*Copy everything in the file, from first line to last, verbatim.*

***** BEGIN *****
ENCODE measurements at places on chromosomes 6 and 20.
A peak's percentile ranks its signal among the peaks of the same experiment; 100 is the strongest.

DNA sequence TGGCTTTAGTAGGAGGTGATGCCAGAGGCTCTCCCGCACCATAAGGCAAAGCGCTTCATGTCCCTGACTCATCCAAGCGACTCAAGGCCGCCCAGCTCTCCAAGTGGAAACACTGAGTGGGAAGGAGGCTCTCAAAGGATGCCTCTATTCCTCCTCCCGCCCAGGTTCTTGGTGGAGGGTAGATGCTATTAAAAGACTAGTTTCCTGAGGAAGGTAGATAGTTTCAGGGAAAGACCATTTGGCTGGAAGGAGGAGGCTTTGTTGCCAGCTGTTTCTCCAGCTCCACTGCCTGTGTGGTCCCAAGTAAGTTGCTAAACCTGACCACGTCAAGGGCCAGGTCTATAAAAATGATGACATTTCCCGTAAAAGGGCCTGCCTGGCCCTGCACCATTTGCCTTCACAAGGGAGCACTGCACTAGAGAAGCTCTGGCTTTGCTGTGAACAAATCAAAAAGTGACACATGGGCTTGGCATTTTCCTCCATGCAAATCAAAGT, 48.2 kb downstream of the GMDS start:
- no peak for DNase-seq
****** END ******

ENCODE measurements at places on chromosomes 6 and 20.
A peak's percentile ranks its signal among the peaks of the same experiment; 100 is the strongest.

DNA sequence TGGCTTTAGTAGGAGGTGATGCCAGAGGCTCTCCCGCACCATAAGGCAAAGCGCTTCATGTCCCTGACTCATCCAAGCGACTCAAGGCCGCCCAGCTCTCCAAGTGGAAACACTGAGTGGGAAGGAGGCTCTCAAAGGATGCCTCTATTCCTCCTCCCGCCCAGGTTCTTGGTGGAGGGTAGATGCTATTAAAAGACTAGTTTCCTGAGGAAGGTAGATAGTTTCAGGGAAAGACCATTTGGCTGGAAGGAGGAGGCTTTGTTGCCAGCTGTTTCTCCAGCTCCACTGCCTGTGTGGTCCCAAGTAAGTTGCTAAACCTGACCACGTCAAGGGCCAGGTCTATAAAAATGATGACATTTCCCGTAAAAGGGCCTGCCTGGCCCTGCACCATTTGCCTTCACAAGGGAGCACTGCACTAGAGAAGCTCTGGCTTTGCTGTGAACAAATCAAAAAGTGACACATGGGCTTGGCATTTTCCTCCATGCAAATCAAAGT, 48.2 kb downstream of the GMDS start:
- no peak for DNase-seq